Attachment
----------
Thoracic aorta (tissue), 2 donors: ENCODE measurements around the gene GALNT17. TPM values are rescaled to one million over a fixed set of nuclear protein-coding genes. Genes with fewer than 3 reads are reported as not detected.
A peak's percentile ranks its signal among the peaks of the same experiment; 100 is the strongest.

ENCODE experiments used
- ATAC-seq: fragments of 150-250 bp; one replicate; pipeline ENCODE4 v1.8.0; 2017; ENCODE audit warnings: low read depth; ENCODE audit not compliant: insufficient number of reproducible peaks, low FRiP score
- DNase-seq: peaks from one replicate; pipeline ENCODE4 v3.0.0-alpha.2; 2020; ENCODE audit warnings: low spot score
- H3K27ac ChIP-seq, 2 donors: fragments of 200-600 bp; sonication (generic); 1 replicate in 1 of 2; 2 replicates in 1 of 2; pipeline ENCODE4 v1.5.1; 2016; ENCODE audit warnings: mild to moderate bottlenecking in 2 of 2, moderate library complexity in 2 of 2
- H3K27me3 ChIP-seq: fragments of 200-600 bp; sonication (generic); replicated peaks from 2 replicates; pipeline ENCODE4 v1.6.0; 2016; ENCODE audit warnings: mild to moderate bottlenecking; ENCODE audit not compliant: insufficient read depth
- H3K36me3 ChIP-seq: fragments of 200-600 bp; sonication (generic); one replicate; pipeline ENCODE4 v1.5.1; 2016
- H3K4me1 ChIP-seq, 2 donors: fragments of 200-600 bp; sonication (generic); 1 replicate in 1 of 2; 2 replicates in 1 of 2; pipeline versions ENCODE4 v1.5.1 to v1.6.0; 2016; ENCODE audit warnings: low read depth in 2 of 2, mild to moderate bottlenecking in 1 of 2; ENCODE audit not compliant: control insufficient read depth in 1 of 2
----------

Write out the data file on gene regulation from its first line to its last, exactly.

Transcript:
Thoracic aorta (tissue), 2 donors: ENCODE measurements around the gene GALNT17. TPM values are rescaled to one million over a fixed set of nuclear protein-coding genes. Genes with fewer than 3 reads are reported as not detected.
A peak's percentile ranks its signal among the peaks of the same experiment; 100 is the strongest.

ENCODE experiments used
- ATAC-seq: fragments of 150-250 bp; one replicate; pipeline ENCODE4 v1.8.0; 2017; ENCODE audit warnings: low read depth; ENCODE audit not compliant: insufficient number of reproducible peaks, low FRiP score
- DNase-seq: peaks from one replicate; pipeline ENCODE4 v3.0.0-alpha.2; 2020; ENCODE audit warnings: low spot score
- H3K27ac ChIP-seq, 2 donors: fragments of 200-600 bp; sonication (generic); 1 replicate in 1 of 2; 2 replicates in 1 of 2; pipeline ENCODE4 v1.5.1; 2016; ENCODE audit warnings: mild to moderate bottlenecking in 2 of 2, moderate library complexity in 2 of 2
- H3K27me3 ChIP-seq: fragments of 200-600 bp; sonication (generic); replicated peaks from 2 replicates; pipeline ENCODE4 v1.6.0; 2016; ENCODE audit warnings: mild to moderate bottlenecking; ENCODE audit not compliant: insufficient read depth
- H3K36me3 ChIP-seq: fragments of 200-600 bp; sonication (generic); one replicate; pipeline ENCODE4 v1.5.1; 2016
- H3K4me1 ChIP-seq, 2 donors: fragments of 200-600 bp; sonication (generic); 1 replicate in 1 of 2; 2 replicates in 1 of 2; pipeline versions ENCODE4 v1.5.1 to v1.6.0; 2016; ENCODE audit warnings: low read depth in 2 of 2, mild to moderate bottlenecking in 1 of 2; ENCODE audit not compliant: control insufficient read depth in 1 of 2